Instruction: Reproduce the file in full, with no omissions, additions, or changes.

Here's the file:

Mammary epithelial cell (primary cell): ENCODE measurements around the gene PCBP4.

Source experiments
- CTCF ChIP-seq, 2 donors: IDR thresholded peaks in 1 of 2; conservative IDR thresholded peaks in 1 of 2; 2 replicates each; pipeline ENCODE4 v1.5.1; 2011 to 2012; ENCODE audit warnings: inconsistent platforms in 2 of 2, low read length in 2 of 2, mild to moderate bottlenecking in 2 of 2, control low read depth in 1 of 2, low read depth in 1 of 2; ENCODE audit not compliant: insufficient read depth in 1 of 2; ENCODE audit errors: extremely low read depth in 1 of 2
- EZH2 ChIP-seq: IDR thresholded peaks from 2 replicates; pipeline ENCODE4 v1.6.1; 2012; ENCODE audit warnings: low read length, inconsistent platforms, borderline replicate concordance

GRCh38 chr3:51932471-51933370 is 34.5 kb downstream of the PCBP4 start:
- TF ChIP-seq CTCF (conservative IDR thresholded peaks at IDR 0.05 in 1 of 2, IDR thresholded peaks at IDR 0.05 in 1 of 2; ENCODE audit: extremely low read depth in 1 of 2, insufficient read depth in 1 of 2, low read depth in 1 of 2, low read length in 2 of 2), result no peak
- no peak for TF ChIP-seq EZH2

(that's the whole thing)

Mammary epithelial cell (primary cell): ENCODE measurements around the gene PCBP4.

Source experiments
- CTCF ChIP-seq, 2 donors: IDR thresholded peaks in 1 of 2; conservative IDR thresholded peaks in 1 of 2; 2 replicates each; pipeline ENCODE4 v1.5.1; 2011 to 2012; ENCODE audit warnings: inconsistent platforms in 2 of 2, low read length in 2 of 2, mild to moderate bottlenecking in 2 of 2, control low read depth in 1 of 2, low read depth in 1 of 2; ENCODE audit not compliant: insufficient read depth in 1 of 2; ENCODE audit errors: extremely low read depth in 1 of 2
- EZH2 ChIP-seq: IDR thresholded peaks from 2 replicates; pipeline ENCODE4 v1.6.1; 2012; ENCODE audit warnings: low read length, inconsistent platforms, borderline replicate concordance

GRCh38 chr3:51932471-51933370 is 34.5 kb downstream of the PCBP4 start:
- TF ChIP-seq CTCF (conservative IDR thresholded peaks at IDR 0.05 in 1 of 2, IDR thresholded peaks at IDR 0.05 in 1 of 2; ENCODE audit: extremely low read depth in 1 of 2, insufficient read depth in 1 of 2, low read depth in 1 of 2, low read length in 2 of 2), result no peak
- no peak for TF ChIP-seq EZH2